Submitted to: American Society of Sugar Cane Technologists
Publication Type: Abstract Only
Publication Acceptance Date: May 3, 2007
Publication Date: June 13, 2007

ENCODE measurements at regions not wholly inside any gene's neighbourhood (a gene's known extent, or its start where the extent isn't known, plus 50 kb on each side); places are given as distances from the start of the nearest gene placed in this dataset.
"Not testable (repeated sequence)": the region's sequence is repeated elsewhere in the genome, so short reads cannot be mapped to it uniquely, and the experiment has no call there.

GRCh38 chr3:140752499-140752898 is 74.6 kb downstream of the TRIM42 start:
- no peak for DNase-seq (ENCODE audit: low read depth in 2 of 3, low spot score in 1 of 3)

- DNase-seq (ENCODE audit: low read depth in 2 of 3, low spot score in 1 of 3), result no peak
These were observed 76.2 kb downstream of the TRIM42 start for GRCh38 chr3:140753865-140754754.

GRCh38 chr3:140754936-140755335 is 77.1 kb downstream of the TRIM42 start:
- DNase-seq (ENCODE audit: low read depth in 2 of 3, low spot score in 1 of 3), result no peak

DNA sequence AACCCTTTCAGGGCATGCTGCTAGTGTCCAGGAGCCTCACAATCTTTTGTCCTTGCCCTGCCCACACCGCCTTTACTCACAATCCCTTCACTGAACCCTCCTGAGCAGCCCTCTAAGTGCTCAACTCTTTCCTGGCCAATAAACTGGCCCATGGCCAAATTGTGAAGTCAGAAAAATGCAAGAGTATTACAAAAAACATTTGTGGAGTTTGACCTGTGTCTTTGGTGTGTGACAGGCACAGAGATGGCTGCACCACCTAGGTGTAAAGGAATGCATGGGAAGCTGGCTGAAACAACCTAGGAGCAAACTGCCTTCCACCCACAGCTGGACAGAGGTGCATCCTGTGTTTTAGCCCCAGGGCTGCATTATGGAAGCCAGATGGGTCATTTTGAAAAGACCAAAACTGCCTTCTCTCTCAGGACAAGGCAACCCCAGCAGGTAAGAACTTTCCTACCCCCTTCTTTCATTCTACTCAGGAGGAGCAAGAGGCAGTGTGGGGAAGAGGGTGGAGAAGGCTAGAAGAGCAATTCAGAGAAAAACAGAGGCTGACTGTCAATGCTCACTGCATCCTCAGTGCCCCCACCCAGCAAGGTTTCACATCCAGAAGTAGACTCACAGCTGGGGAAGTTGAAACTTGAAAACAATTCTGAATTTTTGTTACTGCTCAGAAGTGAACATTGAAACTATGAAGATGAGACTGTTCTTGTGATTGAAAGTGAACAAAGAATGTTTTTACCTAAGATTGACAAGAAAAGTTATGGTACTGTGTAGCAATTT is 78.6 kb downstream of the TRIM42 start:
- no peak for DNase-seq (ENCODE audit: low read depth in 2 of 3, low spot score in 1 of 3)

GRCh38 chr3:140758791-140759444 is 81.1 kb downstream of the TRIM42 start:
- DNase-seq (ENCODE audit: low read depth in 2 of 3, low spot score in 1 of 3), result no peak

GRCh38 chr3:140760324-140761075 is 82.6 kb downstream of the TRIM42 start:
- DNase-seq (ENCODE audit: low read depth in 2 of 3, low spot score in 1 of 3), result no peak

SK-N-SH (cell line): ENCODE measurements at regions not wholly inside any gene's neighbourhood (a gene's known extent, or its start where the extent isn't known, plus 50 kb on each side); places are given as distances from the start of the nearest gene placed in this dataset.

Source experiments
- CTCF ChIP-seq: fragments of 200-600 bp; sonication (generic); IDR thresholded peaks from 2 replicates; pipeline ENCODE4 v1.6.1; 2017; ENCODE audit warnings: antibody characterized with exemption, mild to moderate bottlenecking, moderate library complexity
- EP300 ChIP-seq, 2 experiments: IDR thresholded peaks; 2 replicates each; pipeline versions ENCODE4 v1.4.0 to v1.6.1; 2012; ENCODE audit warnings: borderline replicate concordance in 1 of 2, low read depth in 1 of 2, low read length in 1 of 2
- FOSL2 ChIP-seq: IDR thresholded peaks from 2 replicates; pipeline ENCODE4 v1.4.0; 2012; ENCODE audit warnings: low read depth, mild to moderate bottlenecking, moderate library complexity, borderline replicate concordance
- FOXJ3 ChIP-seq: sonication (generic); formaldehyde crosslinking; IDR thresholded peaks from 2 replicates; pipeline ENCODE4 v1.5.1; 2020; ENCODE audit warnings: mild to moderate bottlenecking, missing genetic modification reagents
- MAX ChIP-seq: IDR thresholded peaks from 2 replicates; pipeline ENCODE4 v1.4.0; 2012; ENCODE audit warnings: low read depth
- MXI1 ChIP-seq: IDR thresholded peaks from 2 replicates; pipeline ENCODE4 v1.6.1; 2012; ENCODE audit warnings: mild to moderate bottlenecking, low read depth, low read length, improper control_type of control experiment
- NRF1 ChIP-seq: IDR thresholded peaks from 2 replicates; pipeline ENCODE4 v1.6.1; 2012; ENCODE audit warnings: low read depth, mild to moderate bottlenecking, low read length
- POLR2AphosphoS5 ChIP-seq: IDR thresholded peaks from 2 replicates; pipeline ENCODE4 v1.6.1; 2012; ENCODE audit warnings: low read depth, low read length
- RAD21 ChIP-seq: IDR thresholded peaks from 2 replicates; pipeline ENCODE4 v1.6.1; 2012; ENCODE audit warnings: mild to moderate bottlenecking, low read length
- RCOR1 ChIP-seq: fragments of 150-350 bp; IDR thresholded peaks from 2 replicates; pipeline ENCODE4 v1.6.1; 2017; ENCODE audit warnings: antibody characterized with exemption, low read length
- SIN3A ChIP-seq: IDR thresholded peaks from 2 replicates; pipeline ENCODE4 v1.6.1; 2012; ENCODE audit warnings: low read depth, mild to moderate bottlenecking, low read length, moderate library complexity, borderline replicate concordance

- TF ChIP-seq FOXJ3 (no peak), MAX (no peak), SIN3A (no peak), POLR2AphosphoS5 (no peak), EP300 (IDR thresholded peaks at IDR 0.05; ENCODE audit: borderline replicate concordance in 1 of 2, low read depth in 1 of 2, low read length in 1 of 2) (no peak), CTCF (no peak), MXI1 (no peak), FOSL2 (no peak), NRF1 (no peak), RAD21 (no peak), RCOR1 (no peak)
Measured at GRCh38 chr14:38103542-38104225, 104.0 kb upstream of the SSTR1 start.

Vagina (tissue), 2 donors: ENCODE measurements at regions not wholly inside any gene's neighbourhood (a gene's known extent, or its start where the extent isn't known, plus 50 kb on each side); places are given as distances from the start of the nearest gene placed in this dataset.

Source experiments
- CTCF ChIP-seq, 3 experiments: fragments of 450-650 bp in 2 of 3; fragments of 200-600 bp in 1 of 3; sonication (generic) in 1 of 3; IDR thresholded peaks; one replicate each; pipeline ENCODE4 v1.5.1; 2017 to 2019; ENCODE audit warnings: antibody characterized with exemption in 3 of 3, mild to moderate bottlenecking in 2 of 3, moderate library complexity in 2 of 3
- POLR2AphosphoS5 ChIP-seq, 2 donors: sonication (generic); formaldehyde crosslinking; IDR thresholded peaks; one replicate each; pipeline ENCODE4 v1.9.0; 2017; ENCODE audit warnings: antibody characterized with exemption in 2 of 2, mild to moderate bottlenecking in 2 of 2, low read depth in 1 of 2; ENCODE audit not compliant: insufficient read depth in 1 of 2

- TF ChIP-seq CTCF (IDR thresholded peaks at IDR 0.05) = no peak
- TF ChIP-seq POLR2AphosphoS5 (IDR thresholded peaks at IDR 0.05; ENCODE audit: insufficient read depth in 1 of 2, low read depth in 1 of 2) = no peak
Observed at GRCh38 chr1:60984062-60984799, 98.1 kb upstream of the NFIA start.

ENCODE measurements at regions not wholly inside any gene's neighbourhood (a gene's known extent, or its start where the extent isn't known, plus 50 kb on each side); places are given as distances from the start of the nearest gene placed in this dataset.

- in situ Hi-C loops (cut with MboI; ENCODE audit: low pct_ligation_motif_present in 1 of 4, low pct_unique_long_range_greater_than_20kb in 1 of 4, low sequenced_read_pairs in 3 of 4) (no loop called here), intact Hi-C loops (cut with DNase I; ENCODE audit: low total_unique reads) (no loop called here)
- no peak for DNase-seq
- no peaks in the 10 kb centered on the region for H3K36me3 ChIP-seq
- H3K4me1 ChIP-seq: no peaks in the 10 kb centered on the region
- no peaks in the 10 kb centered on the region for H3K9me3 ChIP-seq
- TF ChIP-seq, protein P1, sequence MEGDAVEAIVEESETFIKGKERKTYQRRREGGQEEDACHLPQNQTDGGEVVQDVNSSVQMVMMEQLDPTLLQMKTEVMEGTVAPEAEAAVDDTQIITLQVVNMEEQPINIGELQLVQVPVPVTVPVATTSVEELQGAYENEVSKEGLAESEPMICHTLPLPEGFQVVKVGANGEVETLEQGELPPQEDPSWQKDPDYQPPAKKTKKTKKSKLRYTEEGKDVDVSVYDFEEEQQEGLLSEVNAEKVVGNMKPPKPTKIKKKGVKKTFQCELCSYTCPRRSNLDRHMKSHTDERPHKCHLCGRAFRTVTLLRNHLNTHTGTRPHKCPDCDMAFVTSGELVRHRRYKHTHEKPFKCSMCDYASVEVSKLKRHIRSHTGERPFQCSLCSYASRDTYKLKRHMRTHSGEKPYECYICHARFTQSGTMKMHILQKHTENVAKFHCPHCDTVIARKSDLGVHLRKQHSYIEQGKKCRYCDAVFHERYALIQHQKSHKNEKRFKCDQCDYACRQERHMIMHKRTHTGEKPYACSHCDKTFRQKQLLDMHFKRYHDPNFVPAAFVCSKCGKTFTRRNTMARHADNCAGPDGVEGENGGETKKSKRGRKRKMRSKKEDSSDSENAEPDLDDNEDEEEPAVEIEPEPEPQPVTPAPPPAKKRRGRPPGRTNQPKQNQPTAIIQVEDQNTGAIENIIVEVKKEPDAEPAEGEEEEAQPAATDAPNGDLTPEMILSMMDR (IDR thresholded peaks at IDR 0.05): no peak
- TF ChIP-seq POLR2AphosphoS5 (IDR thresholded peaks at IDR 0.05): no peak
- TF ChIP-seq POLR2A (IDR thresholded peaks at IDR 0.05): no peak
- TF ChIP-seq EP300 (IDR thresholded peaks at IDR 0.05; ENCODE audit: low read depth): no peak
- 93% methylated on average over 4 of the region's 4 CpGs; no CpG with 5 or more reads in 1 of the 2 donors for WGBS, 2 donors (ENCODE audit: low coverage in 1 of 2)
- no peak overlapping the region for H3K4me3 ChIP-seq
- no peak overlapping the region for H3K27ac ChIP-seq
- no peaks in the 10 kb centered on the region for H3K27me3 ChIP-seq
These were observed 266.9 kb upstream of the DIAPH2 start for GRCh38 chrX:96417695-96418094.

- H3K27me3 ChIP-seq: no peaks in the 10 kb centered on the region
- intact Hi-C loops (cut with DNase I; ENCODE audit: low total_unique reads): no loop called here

Citation: White, W.H. 2007. Supplementing Native Sugarcane Borer Infestations by Artificial Infestation [abstract]. Journal of the American Society of Sugar Cane Technologists. 27:62. Technical Abstract: When conducting assessments of the response of sugarcane varieties to feeding by the sugarcane borer (Diatraea saccharalis), we routinely intercrop sugarcane (interspecific hybrids of Saccharum spp.) rows with a row of corn (Zea mays) and infest these corn plants with laboratory reared, first-instar sugarcane borer larvae. The raison d’être for this practice is the assumption that artificial infestation is required to obtain consistent and uniform insect pressure needed for varietal screening and yield-loss studies. On occasion, native infestations of the borer have been virtually non-existent or slow-developing and during those years it seems certain that infesting intercropped corn allowed evaluations to be conducted that would not have been possible with native infestation alone. We have not, however, previously attempted to quantify infestation intensities or determine the consistency of borer infestations resulting from the artificially infested intercropped corn. During the 2004, 2005, and 2006 growing seasons we collected infestation data from the corn intercropped among plots of sugarcane in our yield reduction studies with the objective of determining the uniformity and intensity of sugarcane borer infestations derived from artificially infested corn. Corn (Pioneer hybrid 3085) was intercropped with sugarcane in a 3:1 sugarcane to corn skip-row pattern on the following dates: 3 March 2004, 24 March 2005, and 27 March 2006. Planting in this manner resulted in each three rows of sugarcane being bordered by one row of corn. The corn averaged 5,300 plants per acre. We infested the corn using a hand-held inoculator the first week of May; a time corresponding to the first generation of sugarcane borer in Louisiana. We collected data on number of larvae per inoculation, percent of corn plants infested, number of adults emerging from each corn plant, percent of sugarcane stalks infested, and percent sugarcane internodes bored. Percent of plants infested (inoculated with 10 larvae per plant) averaged 65% producing an average of 145 adults per acre. By the third week in June, 30% of the sugarcane stalks in the yield reduction study were infested by sugarcane borer larvae. Year to year variability was high for infestation intensity, but bored internode counts revealed that, on average, the percent of the first five internodes bored was 20% (18% in 2006, 21% in 2005, and 22% in 2004). Our descriptive data indicate that we are being successful in initiating infestations of borer in our field evaluations and that these infestations occur early in the season, a time that the most economically important internodes are being formed. We will continue the practice of supplementing native infestations of sugarcane borer in our evaluation plots as the assurance of having a successful evaluation justifies the time and expense required to implement this practice.